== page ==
The problem, of course, is that a poor diet, little exercise, and manual labor are independently punishing to your health. Together, they’re literally deadly. But bad decisions often make sense for people who work long hours at multiple jobs for low pay.
“Poor people are poor because they’re lazy.”
It’s easy for me to make good decisions. My life is fucking easy!
I work only seven or eight hours, and only on weekdays. If I’m sick, I don’t have to go in, and I work from home whenever I like. I sit all day, which is only hard on my body insomuch as it’s too easy.
For the most part my health is good. My desk job gives me lots of downtime to find new healthy recipes to try. And I know what’s healthy because of the nutrition class I took in my (very expensive) college. It pays me enough to pursue sporty hobbies. Children aren’t part of my life plan; good thing I’ve always been able to afford birth control and gynecological care!
No one ever asks me to defend my choices. They’re not perfect, but they make sense for my life. Because I am not a walking cultural contradiction.
Unlike a hardworking poor person.
“Poor people are poor because poverty spans generations.”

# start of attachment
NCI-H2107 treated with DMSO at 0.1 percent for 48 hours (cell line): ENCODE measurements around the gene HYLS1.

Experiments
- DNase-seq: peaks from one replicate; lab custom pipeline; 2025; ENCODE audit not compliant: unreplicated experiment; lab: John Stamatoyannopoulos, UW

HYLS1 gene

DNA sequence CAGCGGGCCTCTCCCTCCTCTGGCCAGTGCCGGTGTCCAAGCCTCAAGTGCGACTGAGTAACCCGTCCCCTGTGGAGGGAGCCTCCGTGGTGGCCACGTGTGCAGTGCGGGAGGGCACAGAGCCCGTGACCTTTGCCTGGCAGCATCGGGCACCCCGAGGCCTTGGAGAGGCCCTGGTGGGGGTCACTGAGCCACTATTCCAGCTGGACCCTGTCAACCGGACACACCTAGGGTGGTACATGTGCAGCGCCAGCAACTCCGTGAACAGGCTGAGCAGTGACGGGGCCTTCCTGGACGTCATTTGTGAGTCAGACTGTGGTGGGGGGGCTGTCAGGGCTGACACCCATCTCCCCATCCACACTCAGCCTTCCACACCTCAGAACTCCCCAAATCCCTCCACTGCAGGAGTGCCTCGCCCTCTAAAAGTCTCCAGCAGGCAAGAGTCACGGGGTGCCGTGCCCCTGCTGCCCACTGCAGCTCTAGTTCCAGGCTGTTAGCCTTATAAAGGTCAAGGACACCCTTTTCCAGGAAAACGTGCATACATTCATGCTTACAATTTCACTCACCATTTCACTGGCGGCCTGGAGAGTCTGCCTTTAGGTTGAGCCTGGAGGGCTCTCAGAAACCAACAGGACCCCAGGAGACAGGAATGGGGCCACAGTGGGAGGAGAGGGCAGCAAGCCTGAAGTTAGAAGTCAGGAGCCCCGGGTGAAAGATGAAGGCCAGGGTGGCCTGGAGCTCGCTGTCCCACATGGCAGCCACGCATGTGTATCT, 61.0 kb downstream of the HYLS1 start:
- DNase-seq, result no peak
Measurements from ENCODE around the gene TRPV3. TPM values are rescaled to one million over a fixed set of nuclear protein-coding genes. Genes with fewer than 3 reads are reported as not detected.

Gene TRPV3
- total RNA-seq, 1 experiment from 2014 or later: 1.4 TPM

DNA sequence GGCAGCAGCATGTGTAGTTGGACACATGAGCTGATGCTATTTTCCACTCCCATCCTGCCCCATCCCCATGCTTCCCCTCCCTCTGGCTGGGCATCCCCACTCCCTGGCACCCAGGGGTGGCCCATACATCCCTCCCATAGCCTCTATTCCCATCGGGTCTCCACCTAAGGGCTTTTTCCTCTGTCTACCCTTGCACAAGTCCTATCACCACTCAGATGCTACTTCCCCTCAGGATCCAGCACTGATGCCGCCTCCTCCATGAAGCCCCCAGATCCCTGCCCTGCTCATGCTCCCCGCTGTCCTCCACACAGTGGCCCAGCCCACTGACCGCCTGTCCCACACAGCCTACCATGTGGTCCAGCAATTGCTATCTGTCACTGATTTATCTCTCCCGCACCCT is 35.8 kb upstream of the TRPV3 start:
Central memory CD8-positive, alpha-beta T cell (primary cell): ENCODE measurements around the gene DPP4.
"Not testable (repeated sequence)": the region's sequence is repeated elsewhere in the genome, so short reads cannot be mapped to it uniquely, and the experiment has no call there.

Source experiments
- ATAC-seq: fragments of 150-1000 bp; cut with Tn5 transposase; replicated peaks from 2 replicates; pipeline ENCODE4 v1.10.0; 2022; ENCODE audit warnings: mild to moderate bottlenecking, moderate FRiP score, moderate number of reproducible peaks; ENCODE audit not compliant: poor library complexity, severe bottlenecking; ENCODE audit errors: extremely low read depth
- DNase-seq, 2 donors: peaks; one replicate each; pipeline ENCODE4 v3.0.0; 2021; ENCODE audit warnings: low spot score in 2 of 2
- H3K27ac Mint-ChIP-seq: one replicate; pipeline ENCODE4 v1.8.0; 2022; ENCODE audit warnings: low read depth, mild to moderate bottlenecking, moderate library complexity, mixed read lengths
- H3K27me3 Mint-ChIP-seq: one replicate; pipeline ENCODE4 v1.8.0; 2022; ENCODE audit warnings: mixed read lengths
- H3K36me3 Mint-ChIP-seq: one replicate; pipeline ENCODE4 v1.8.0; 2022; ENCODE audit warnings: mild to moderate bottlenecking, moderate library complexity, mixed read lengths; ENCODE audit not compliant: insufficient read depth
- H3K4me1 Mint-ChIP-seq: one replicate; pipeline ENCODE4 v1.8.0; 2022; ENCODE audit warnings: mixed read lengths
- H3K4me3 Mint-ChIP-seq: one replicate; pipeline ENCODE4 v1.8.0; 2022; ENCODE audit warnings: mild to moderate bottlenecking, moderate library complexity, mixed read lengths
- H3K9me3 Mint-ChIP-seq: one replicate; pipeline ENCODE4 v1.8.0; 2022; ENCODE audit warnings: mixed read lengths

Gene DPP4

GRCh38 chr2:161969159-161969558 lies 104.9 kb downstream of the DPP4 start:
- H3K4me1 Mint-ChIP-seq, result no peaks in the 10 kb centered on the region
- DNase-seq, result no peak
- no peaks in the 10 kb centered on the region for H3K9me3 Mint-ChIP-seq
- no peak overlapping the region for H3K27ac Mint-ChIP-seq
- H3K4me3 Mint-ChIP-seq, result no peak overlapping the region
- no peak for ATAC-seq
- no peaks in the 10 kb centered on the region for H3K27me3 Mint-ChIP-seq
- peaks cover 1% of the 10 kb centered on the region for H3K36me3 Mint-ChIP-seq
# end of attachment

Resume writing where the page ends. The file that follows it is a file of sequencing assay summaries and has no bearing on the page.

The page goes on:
Finally we get to the heart of the matter.
It’s easy to describe all these advantages as luck, and that’s not totally untrue. But when luck is so often defined as escaping systemic inequality by virtue of your birth, it’s not really luck. It’s the privilege of an unearned, unfair advantage that wouldn’t be possible in any truly fair system.
You don’t need a vivid imagination to see how a few generations of poverty can become an inescapable cycle. A parent works hard to support their family at the expense of their own health. When the medical bills inevitably arrive, deeper levels of poverty come with them. The child leaves school to take care of the ailing parent, or takes whatever job they can to keep their family afloat. They may face levels of bias based on who they are that shrink their paycheck, diminish their health, increase their odds of being prosecuted for a crime, underserve them with inadequate educational systems, underrepresent them in government, and isolate them in communities with shitty infrastructures.